Techtonic 2021

Bots that can hire and fire are already here

Talent acquisition and management are getting faster, more thorough and more efficient using AI and ML. But there are ethical concerns 

Published 3 years ago on Apr 02, 2021 4 minutes Read

A few years from now, you could be responding to a job posting that has been optimised by a bot, have your resume shortlisted by another, be interviewed by yet another and then be inducted into your new office by another. Till you meet your boss (who hopefully isn’t a machine) for the final round of interview, you may have minimal to zero human interaction, so ‘caught in traffic’ excuses may not fly anymore. Hiring and talent management processes are getting artificial intelligence (AI) driven technologies. We are already seeing the beginning of this.

When was the last time you called up a recruitment agency to circulate your resume? Many people now simply post that they are ‘looking to move/for a change of job’ on their social media JobBoard profile or respond to ads that keep popping up on the platform. Therefore, there is an increasing disintermediation in hiring. If you want a job, you can reach out to the HR or higher ups in any organisation through their JobBoard accounts.

Then there is blockchain. You must wonder how this ‘cryptocurrency tech’ is relevant to the human resources (HR) officer. Well, it’s because the tech essentially is a ledger that keeps immutable data — the data itself,  who made the entry, from where and when, and so on — from various locations  So, if you are a recruiter and your C-suite candidate claims that s/he was building houses for the poor in remote places during a year-long sabbatical or was waiting tables across South America to expand his/her mind, then you can verify that information on the ledger from thousands of miles away. A recruiter can skip the tedious, multiple reference checks or hiring an outside agency to check the credentials. Any information entered into the chain has to be confirmed by multiple users, to ensure data authenticity.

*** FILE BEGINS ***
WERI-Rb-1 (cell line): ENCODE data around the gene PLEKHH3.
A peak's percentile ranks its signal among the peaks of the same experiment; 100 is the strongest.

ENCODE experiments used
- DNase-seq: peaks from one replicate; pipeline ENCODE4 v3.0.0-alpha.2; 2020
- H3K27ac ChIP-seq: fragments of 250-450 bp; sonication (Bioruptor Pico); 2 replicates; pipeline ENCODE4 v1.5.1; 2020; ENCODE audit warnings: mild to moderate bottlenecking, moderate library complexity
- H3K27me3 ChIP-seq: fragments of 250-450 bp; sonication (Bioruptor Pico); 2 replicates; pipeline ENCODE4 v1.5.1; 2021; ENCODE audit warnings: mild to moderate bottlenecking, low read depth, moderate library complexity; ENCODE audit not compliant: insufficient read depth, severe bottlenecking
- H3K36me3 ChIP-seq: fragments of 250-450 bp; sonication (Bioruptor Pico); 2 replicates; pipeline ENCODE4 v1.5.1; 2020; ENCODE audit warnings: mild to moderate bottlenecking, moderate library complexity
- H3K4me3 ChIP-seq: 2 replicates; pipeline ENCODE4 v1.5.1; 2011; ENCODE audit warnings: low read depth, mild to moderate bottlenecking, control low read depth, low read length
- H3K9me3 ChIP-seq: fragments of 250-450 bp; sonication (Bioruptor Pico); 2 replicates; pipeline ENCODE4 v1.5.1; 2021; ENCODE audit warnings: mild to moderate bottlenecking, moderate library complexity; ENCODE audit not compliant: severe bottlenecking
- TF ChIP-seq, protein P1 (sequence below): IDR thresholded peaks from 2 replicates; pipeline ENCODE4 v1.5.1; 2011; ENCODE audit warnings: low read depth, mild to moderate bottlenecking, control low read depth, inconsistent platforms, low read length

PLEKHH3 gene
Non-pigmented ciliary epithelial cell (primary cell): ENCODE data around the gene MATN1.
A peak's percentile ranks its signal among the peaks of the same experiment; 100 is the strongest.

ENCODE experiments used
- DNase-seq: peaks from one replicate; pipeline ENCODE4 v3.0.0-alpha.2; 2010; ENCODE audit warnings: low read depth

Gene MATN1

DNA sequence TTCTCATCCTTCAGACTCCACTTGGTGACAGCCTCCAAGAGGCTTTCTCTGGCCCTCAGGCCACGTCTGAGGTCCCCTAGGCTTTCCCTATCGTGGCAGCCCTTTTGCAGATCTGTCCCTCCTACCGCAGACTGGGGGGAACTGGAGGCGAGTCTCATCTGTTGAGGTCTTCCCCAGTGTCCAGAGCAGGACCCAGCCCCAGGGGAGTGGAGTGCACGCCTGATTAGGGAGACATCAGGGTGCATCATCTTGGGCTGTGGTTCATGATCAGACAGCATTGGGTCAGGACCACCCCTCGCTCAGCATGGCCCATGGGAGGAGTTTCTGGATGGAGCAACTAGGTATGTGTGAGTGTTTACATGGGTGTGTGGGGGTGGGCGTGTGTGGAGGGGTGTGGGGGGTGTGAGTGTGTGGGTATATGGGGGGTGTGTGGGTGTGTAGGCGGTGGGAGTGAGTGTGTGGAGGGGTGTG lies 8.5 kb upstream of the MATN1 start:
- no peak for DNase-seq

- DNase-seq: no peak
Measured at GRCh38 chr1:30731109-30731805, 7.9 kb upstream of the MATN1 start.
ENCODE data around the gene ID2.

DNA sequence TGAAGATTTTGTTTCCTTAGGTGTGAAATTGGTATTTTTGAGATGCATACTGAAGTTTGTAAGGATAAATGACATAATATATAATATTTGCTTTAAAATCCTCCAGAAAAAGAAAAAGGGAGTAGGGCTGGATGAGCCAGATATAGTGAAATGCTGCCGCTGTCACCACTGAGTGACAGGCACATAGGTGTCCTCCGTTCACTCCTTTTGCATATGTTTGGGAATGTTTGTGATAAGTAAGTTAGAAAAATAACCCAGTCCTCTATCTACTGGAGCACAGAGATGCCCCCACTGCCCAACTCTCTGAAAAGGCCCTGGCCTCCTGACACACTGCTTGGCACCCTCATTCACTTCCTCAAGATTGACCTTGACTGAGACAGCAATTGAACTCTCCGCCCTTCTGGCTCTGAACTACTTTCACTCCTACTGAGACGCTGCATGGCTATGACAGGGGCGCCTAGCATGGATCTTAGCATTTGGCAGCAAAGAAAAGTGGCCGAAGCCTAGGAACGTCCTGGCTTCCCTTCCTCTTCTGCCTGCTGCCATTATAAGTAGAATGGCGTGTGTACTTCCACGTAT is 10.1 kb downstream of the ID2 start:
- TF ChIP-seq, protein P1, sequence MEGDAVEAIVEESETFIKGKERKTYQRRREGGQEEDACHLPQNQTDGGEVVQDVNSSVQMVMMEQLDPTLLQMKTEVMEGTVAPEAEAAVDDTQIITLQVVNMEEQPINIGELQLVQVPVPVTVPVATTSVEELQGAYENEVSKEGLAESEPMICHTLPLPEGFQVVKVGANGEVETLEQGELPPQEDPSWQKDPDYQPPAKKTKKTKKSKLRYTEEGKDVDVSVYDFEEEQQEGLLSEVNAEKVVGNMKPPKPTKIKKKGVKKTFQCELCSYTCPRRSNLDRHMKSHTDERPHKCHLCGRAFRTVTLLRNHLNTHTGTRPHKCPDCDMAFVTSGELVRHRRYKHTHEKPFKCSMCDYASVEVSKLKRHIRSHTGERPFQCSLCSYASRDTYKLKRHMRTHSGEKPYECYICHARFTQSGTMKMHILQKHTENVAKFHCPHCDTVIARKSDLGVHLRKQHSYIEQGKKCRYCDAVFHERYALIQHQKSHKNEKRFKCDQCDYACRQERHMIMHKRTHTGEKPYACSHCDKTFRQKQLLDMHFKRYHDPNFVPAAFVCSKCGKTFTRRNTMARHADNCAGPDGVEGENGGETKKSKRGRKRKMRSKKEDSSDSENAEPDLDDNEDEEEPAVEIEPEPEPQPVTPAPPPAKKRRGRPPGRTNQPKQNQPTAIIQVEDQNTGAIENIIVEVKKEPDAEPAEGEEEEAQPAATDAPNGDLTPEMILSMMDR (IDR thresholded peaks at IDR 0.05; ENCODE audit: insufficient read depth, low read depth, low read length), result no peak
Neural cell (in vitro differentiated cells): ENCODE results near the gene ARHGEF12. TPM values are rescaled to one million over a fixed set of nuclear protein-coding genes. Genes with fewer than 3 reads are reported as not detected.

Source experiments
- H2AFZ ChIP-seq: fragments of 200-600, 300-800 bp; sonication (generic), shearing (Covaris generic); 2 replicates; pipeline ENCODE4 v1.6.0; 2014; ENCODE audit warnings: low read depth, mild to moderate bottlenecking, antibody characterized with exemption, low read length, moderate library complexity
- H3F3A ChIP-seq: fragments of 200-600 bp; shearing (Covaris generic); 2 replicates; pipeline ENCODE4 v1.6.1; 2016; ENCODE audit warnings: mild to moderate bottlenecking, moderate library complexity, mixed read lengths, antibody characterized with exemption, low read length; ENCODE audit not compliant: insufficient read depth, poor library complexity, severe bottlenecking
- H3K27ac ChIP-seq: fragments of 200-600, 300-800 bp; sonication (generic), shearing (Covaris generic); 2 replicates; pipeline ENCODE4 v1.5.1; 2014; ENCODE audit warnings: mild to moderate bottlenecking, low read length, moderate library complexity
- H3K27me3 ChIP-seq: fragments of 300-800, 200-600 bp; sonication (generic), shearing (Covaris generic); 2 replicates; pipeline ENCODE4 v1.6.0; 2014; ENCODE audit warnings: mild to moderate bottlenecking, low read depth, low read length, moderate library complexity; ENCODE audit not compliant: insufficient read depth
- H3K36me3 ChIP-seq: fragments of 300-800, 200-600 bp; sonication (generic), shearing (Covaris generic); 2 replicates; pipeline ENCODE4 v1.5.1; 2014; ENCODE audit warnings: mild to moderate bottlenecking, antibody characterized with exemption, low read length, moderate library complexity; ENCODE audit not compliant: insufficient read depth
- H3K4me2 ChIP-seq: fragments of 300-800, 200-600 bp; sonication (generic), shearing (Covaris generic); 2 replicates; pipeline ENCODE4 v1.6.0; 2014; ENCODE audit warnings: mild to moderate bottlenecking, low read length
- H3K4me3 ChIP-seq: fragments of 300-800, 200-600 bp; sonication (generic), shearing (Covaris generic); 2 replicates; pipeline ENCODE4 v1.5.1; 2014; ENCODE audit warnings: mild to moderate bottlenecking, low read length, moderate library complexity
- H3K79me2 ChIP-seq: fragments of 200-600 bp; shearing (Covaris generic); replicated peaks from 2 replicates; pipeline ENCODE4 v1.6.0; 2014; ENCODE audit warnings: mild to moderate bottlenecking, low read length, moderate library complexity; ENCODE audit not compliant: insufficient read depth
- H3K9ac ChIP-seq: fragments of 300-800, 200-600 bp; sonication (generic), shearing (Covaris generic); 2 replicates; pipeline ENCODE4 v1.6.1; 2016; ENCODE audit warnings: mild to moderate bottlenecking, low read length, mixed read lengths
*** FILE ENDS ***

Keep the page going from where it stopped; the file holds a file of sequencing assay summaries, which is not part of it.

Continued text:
At the interview stage, the candidate can be interviewed by an AI-powered voice bot first, that can ask all the relevant questions and gauge the candidate’s emotional responses, through a personalised, chatty conversation. The data gathered from this interaction can be presented in an easy-to-use format to the team head or the CEO. For example, the candidate appears tensed when asked about his team-building skills or happier when offered a raise than when offered perks. It helps the next decision maker find the right role for the candidate, or tailor the job offer to make it more tempting for good talent.

AI will be used for profiling, matchmaking, screening, conducting interviews and skills assessment as well. Today companies can fire employees through AI-powered systems that could bypass the supervisor. The system is such that it can keep track of employee productivity levels, and auto-generate warnings and terminations. Though there are appeal systems in place and supervisors can override the auto-termination process, such practices do raise ethical concerns.